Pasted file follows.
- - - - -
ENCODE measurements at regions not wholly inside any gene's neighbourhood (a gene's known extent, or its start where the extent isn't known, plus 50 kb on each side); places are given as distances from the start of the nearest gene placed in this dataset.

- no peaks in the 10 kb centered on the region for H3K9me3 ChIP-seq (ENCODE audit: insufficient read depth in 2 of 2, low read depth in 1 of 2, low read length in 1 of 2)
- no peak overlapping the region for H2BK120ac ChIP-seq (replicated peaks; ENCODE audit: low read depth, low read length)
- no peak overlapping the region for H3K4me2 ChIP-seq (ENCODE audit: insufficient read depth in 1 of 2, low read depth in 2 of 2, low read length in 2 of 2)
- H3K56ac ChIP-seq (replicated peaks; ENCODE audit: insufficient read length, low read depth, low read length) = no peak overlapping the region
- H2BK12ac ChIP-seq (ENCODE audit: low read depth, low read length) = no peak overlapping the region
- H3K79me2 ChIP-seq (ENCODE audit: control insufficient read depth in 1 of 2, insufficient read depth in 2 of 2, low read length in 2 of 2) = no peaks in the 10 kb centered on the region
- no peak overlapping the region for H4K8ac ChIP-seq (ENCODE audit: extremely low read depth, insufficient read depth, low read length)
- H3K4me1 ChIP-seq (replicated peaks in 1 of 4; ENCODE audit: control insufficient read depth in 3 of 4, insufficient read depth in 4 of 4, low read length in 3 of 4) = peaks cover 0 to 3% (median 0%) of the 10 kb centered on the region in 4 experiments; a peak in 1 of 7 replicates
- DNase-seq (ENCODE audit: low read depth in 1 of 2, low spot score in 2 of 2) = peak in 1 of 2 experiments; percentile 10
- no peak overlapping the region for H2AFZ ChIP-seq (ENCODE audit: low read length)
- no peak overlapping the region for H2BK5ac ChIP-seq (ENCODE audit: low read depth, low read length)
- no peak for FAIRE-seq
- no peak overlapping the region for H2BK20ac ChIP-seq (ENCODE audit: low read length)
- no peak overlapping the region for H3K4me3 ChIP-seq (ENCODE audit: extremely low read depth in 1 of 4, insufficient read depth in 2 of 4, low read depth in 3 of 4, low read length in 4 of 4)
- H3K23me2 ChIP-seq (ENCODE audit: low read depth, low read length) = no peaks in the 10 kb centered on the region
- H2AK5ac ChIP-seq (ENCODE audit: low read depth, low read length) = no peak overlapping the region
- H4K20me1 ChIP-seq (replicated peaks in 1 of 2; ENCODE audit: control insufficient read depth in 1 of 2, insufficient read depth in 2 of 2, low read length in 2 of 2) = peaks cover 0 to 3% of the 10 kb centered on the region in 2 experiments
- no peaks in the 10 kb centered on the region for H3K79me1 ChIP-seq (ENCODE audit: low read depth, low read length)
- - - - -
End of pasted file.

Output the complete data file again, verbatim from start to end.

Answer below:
ENCODE measurements at regions not wholly inside any gene's neighbourhood (a gene's known extent, or its start where the extent isn't known, plus 50 kb on each side); places are given as distances from the start of the nearest gene placed in this dataset.

- no peaks in the 10 kb centered on the region for H3K9me3 ChIP-seq (ENCODE audit: insufficient read depth in 2 of 2, low read depth in 1 of 2, low read length in 1 of 2)
- no peak overlapping the region for H2BK120ac ChIP-seq (replicated peaks; ENCODE audit: low read depth, low read length)
- no peak overlapping the region for H3K4me2 ChIP-seq (ENCODE audit: insufficient read depth in 1 of 2, low read depth in 2 of 2, low read length in 2 of 2)
- H3K56ac ChIP-seq (replicated peaks; ENCODE audit: insufficient read length, low read depth, low read length) = no peak overlapping the region
- H2BK12ac ChIP-seq (ENCODE audit: low read depth, low read length) = no peak overlapping the region
- H3K79me2 ChIP-seq (ENCODE audit: control insufficient read depth in 1 of 2, insufficient read depth in 2 of 2, low read length in 2 of 2) = no peaks in the 10 kb centered on the region
- no peak overlapping the region for H4K8ac ChIP-seq (ENCODE audit: extremely low read depth, insufficient read depth, low read length)
- H3K4me1 ChIP-seq (replicated peaks in 1 of 4; ENCODE audit: control insufficient read depth in 3 of 4, insufficient read depth in 4 of 4, low read length in 3 of 4) = peaks cover 0 to 3% (median 0%) of the 10 kb centered on the region in 4 experiments; a peak in 1 of 7 replicates
- DNase-seq (ENCODE audit: low read depth in 1 of 2, low spot score in 2 of 2) = peak in 1 of 2 experiments; percentile 10
- no peak overlapping the region for H2AFZ ChIP-seq (ENCODE audit: low read length)
- no peak overlapping the region for H2BK5ac ChIP-seq (ENCODE audit: low read depth, low read length)
- no peak for FAIRE-seq
- no peak overlapping the region for H2BK20ac ChIP-seq (ENCODE audit: low read length)
- no peak overlapping the region for H3K4me3 ChIP-seq (ENCODE audit: extremely low read depth in 1 of 4, insufficient read depth in 2 of 4, low read depth in 3 of 4, low read length in 4 of 4)
- H3K23me2 ChIP-seq (ENCODE audit: low read depth, low read length) = no peaks in the 10 kb centered on the region
- H2AK5ac ChIP-seq (ENCODE audit: low read depth, low read length) = no peak overlapping the region
- H4K20me1 ChIP-seq (replicated peaks in 1 of 2; ENCODE audit: control insufficient read depth in 1 of 2, insufficient read depth in 2 of 2, low read length in 2 of 2) = peaks cover 0 to 3% of the 10 kb centered on the region in 2 experiments
- no peaks in the 10 kb centered on the region for H3K79me1 ChIP-seq (ENCODE audit: low read depth, low read length)